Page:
The air is turning crisp, leaves are changing color, and stores are stocked with pumpkin spice-flavored everything. This can mean only one thing: Halloween is right around the corner! If you’ve noticed teal-colored pumpkins on front porches while canvassing the neighborhood, don’t worry – you haven’t stepped into a time machine and been deposited back in the year 1993. The blue pumpkins actually serve a special purpose.
What’s with All the Teal Pumpkins?
The Teal Pumpkin Project, created in 2012, is the brainchild of a Tennessee woman who wanted children with food allergies to be able to enjoy Halloween. A non-profit advocacy group known as FARE (Food Allergy Research & Education) helped promote the idea two years later through a viral Facebook post, and it has quickly become an annual tradition.
Parents in West Chester and nationwide who wish to participate by offering non-food treats for ghosts, goblins, and witches can place a teal pumpkin on their doorstep; this lets trick-or-treaters know that non-food items are available. Instead of candy, you can offer items such as glow sticks and Halloween stickers. You can still pass out Milky Way bars, of course; the point is to have an alternative for those who might be allergic to chocolate, peanuts, or other food items traditionally associated with Halloween.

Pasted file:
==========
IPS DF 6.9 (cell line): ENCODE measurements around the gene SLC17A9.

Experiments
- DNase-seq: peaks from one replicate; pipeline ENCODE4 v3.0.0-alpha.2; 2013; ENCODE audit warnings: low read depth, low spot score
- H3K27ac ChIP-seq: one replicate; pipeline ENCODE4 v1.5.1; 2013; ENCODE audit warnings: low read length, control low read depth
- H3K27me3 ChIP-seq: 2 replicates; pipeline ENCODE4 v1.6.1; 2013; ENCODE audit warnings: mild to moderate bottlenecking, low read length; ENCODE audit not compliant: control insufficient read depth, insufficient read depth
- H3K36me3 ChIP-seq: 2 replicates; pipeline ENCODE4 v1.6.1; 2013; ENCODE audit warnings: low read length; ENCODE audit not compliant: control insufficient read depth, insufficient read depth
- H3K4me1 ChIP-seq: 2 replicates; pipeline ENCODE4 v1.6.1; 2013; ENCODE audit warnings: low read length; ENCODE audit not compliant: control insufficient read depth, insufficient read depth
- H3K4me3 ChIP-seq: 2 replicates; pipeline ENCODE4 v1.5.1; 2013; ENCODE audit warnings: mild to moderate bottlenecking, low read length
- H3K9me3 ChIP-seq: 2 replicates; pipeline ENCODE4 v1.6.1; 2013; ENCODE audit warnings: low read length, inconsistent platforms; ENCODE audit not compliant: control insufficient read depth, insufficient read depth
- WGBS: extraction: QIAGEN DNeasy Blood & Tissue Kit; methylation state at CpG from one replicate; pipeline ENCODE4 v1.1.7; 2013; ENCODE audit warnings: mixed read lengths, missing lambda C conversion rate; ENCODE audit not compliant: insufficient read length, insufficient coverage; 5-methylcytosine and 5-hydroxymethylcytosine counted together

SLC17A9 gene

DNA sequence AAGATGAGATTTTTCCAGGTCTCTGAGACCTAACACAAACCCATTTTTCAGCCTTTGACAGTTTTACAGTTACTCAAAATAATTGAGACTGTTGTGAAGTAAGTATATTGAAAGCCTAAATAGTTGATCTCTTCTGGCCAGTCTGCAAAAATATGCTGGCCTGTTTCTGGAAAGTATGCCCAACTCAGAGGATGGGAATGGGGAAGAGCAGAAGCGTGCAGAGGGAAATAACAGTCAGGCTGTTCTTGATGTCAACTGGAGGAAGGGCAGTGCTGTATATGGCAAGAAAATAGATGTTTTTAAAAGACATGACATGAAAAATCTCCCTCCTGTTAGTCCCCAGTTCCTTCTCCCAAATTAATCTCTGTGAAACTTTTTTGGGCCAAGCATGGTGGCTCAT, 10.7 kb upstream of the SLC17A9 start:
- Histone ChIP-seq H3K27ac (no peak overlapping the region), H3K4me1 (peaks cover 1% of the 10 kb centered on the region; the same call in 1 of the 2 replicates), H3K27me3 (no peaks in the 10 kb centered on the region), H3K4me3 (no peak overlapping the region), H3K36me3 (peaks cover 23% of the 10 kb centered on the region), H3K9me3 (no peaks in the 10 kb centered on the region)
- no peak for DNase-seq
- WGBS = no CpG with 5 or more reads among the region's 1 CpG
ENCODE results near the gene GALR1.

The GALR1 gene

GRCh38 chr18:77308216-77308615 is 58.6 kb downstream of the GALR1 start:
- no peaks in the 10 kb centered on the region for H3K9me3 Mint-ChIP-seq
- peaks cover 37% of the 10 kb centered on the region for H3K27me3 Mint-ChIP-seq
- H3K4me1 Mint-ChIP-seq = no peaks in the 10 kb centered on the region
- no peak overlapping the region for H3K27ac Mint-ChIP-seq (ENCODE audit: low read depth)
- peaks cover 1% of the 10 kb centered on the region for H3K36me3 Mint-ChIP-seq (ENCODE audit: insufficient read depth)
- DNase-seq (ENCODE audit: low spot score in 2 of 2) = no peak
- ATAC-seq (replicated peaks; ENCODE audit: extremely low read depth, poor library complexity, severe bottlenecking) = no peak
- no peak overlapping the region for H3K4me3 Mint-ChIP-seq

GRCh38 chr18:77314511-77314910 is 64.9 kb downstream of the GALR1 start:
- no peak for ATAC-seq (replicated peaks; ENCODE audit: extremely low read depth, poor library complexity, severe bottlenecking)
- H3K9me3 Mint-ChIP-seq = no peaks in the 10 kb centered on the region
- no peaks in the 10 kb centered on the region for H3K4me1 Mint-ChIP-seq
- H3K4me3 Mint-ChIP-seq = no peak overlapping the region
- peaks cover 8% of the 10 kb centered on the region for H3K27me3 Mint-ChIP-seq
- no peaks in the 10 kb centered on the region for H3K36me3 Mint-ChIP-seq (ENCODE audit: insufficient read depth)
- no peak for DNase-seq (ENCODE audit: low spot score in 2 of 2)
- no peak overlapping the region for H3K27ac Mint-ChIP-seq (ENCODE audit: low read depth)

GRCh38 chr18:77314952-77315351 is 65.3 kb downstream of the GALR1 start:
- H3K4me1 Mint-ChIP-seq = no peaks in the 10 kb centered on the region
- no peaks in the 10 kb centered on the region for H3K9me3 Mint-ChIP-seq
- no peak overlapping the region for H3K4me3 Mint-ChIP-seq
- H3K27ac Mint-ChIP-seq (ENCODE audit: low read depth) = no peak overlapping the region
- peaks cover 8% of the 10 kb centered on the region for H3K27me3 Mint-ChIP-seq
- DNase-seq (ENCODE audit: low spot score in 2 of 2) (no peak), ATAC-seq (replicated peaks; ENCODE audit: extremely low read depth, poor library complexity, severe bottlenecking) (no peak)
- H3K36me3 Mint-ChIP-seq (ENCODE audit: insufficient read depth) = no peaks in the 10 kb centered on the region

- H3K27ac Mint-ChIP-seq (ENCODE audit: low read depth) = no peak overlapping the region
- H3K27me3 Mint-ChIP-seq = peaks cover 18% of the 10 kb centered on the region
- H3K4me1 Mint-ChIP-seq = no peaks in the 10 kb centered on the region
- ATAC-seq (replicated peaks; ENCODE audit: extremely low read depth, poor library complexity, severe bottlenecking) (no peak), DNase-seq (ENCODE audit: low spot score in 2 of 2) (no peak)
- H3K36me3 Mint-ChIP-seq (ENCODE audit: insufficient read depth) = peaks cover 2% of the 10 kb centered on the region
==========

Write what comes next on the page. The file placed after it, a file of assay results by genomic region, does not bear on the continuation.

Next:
Wondering where to find a teal pumpkin? FARE has licensed a lineup of Teal Pumpkin Project products available for sale at many of the nation’s largest retailers, including CVS, Michael’s, and Party City. Items such as foam pumpkins, painting kits, and more can be purchased for a reasonable fee.
Food Allergies & Children
Roughly one-third of parents report adverse food reactions in young children at some point; statistics show that verifiable food allergies occur in five to ten percent of children, reaching their peak around the age of one. That’s an estimated six million children with either a food sensitivity or allergy.
The most common food allergens are peanuts and milk. Other frequent triggers include eggs, fish, shellfish, soy, tree nuts, and wheat. Some children may outgrow their allergies, but for others, ingesting the food can cause serious adverse reactions, including a potentially life-threatening reaction called anaphylaxis. Allergy symptoms can include breathing difficulties, wheezing, coughing, hoarseness, throat tightness, a drop in blood pressure, and shock; this may lead to a coma and even death. Most children with food allergies must carry an Epi-pen with them at all times in case of accidental ingestion.
Since the primary treatment for food allergies is avoidance, allergy testing to determine exactly what your child should avoid is key.
You can help children with food allergies in your neighborhood enjoy Halloween by participating in the Teal Pumpkin Project. For more information, follow this link!